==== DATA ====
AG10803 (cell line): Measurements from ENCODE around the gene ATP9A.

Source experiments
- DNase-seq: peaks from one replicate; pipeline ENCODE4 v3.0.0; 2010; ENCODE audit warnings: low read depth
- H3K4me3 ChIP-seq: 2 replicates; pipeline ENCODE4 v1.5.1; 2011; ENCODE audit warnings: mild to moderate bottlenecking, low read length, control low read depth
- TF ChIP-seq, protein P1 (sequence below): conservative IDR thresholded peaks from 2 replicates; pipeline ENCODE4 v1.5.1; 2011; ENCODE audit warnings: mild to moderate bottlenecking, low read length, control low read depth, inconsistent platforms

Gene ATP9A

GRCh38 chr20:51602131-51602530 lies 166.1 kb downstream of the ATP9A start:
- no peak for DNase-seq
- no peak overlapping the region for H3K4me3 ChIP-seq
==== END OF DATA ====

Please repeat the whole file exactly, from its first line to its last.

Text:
AG10803 (cell line): Measurements from ENCODE around the gene ATP9A.

Source experiments
- DNase-seq: peaks from one replicate; pipeline ENCODE4 v3.0.0; 2010; ENCODE audit warnings: low read depth
- H3K4me3 ChIP-seq: 2 replicates; pipeline ENCODE4 v1.5.1; 2011; ENCODE audit warnings: mild to moderate bottlenecking, low read length, control low read depth
- TF ChIP-seq, protein P1 (sequence below): conservative IDR thresholded peaks from 2 replicates; pipeline ENCODE4 v1.5.1; 2011; ENCODE audit warnings: mild to moderate bottlenecking, low read length, control low read depth, inconsistent platforms

Gene ATP9A

GRCh38 chr20:51602131-51602530 lies 166.1 kb downstream of the ATP9A start:
- no peak for DNase-seq
- no peak overlapping the region for H3K4me3 ChIP-seq